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Ambrose Bierce

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Dawn, n. The time when men of reason go to bed. Certain old men prefer to rise at about that time, taking a cold bath and a long walk with an empty stomach, and otherwise mortifying the flesh.

 
Ambrose Bierce

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Bloodlessness and pain dried within; and blowing of wind and cold coming from without met together in the sweet body of Christ. And these four, — twain without, and twain within — dried the flesh of Christ by process of time. And though this pain was bitter and sharp, it was full long lasting, as to my sight, and painfully dried up all the lively spirits of Christ’s flesh. Thus I saw the sweet flesh dry in seeming by part after part, with marvellous pains. And as long as any spirit had life in Christ’s flesh, so long suffered He pain.

 
Julian of Norwich
 

I don't regret one minute of the last twelve years, but I do believe I would regret one minute too many. … I don’t know if cortisone is good for you or not. But to take a shot every other ball game is more than I wanted to do and to walk around with a constant upset stomach because of the pills and to be high half the time during a ball game because you’re taking painkillers … I don’t want to have to do that.

 
Sandy Koufax
 

Battlefield Earth is like taking a bus trip with someone who has needed a bath for a long time. It's not merely bad; it's unpleasent in a hostile way. ... Some movies run off the rails. This one is like the train crash in The Fugitive. I watched it in mounting gloom, realizing I was witnessing something historic, a film that for decades to come will be the punch line of jokes about bad movies.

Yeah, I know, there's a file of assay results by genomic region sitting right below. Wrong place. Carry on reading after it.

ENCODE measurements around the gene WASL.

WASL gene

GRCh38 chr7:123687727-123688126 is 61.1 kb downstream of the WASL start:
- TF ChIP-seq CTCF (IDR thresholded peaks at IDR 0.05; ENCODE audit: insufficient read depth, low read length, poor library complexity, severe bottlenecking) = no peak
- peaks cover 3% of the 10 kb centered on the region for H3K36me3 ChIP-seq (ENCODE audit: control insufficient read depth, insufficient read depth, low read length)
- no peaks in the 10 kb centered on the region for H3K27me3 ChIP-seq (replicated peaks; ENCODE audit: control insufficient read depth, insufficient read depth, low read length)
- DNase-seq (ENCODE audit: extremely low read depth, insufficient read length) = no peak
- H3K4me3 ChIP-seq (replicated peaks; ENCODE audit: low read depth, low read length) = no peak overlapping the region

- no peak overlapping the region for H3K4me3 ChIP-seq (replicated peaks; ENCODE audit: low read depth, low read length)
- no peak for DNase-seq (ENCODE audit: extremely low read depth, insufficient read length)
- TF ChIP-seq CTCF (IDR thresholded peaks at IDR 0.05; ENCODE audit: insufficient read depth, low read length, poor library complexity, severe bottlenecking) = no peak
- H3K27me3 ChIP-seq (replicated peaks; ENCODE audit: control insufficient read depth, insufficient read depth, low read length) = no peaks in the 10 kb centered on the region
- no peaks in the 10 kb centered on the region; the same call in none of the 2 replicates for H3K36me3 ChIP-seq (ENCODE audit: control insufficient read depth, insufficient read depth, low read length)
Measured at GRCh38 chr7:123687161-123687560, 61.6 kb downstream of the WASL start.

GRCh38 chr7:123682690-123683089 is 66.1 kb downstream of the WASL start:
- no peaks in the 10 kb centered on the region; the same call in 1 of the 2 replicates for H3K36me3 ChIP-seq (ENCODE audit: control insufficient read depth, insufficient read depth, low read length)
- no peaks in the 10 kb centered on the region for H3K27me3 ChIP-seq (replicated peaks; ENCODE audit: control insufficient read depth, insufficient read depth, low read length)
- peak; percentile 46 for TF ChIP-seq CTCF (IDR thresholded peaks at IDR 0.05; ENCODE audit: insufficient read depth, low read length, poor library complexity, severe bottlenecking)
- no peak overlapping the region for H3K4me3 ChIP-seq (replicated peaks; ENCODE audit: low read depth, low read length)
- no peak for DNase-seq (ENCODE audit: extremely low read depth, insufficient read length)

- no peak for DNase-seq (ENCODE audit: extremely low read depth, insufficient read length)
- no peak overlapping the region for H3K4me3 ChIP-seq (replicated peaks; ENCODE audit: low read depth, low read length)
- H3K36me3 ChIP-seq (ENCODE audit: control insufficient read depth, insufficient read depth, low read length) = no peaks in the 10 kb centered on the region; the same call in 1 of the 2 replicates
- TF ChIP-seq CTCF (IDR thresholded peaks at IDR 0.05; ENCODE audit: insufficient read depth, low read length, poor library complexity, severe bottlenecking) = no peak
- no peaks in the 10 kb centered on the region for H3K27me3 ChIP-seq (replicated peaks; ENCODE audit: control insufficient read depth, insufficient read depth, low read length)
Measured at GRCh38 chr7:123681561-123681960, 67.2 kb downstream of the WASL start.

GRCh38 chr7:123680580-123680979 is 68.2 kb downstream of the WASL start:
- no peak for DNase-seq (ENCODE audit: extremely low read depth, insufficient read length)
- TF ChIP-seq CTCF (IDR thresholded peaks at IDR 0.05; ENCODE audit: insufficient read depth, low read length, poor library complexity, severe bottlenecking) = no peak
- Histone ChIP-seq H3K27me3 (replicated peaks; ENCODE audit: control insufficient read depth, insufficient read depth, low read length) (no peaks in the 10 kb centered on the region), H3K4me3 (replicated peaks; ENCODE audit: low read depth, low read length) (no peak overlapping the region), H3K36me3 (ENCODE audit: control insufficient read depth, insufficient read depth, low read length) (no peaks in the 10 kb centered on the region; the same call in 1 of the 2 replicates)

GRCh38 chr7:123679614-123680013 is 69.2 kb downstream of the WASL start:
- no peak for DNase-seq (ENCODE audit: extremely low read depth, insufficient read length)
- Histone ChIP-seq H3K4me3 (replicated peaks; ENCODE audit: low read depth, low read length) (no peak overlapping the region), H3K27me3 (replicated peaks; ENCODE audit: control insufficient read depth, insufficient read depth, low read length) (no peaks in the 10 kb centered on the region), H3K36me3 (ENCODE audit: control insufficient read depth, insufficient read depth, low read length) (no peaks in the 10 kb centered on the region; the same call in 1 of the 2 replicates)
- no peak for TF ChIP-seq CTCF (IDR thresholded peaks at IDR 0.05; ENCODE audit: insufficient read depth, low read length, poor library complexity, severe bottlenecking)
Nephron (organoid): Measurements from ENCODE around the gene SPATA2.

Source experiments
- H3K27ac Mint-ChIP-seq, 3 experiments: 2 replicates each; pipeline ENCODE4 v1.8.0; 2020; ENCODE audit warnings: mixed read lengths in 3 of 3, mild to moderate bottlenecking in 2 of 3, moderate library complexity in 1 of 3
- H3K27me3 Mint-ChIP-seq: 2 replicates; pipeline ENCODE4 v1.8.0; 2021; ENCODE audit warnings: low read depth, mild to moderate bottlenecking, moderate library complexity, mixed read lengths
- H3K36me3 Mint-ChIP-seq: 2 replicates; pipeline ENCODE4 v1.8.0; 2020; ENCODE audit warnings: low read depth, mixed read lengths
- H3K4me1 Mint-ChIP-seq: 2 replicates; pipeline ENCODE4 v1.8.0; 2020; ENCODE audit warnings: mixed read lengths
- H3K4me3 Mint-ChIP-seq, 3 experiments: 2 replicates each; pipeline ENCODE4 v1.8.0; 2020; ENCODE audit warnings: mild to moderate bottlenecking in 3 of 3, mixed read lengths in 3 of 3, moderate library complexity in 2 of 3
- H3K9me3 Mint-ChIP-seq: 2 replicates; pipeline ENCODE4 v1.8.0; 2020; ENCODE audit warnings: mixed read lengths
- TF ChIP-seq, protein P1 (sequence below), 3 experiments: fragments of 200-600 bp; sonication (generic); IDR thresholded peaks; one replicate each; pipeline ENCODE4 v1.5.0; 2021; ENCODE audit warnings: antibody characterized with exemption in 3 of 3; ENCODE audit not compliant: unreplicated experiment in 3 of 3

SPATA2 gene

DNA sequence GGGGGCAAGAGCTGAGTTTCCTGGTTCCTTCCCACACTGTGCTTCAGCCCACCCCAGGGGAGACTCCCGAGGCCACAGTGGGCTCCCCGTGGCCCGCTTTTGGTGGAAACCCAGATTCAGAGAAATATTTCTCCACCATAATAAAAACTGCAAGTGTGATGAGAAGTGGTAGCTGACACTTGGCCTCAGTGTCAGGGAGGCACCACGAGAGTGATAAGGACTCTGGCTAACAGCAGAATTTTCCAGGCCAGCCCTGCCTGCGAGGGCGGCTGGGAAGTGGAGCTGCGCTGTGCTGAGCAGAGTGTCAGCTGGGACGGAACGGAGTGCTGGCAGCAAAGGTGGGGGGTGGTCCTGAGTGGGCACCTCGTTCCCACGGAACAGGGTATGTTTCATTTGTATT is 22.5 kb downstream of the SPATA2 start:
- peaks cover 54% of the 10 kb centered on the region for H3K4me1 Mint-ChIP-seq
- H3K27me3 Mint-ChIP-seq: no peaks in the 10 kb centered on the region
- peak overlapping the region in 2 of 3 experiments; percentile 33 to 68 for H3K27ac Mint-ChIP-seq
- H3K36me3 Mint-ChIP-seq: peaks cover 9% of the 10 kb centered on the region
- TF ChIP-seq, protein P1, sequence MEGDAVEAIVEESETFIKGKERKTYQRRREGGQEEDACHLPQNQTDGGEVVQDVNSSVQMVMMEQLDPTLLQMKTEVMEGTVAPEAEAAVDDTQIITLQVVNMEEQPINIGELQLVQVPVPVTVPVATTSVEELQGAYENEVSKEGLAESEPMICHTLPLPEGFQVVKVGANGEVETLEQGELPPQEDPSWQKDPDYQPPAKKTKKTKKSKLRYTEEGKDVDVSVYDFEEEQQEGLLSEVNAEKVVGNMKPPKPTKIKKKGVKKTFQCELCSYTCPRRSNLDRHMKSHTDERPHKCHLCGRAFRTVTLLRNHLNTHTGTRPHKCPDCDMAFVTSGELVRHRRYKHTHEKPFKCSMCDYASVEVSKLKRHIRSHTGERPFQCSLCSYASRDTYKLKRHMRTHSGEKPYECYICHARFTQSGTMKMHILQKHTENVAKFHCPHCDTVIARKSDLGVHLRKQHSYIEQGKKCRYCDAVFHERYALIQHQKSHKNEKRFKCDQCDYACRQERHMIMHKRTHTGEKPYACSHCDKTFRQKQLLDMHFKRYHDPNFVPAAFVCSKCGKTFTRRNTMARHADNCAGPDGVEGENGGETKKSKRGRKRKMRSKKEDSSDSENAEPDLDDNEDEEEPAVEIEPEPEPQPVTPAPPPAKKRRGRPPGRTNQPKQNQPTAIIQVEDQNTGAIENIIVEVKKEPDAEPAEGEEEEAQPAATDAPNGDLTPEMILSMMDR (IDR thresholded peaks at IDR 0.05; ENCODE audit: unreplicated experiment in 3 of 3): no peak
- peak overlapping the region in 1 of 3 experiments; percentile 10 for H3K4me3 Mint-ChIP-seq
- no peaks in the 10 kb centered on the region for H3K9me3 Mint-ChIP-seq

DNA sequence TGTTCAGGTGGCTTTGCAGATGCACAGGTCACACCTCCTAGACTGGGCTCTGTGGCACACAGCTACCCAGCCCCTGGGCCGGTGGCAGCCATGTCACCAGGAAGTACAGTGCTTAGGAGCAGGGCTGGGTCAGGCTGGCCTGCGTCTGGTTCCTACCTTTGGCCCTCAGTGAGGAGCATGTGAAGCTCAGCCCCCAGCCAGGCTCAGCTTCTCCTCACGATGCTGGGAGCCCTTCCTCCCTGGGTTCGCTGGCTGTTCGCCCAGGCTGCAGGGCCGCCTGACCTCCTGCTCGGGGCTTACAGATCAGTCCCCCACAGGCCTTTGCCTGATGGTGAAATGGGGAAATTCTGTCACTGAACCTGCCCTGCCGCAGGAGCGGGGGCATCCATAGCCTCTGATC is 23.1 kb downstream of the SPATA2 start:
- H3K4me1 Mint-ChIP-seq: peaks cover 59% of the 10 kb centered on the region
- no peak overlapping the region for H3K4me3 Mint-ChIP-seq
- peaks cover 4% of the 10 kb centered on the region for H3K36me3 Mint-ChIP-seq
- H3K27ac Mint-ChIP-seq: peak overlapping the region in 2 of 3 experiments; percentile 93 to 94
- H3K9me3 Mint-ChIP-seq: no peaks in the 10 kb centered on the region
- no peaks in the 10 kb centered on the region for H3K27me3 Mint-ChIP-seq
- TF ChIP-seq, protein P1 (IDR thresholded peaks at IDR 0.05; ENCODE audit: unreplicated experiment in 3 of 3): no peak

Roger Ebert
 

The only one who's always punctual is Death … whatever the time he always strikes his knell at the first streak of dawn … and believe me, he knows what he's doing. How I hate the dawn! It's the hour of the firing squad. The last glass of brandy. The ultimate cigarette. The final wish. All the hideously calculated hypocrisy of men when they commit a murder in the name of justice. Then it's the time of death on a grander scale, the hour of the great offenses … fix your bayonets boys …gentlemen, synchronize your watches … in ten seconds time the barrage starts … a thousand men are destined to die in order to capture a farmhouse no one has lived in for years... And finally dawn is the herald of the day, our twelve hours of unimportance, when we have to cede to the pressures of the powers, smile at people we have every reason but expediency to detest … A diplomat these days is nothing but a head-waiter who's allowed to sit down occasionally.

 
Peter Ustinov
 

He told himself that everything was fine — he only had to look at the sleeping dog on the floor if he doubted — but in the middle of the night it was hard to be an optimist. When the dawn was still long hours away, bad thoughts took on flesh and began to walk. In the middle of the night thoughts became zombies.

 
Stephen King
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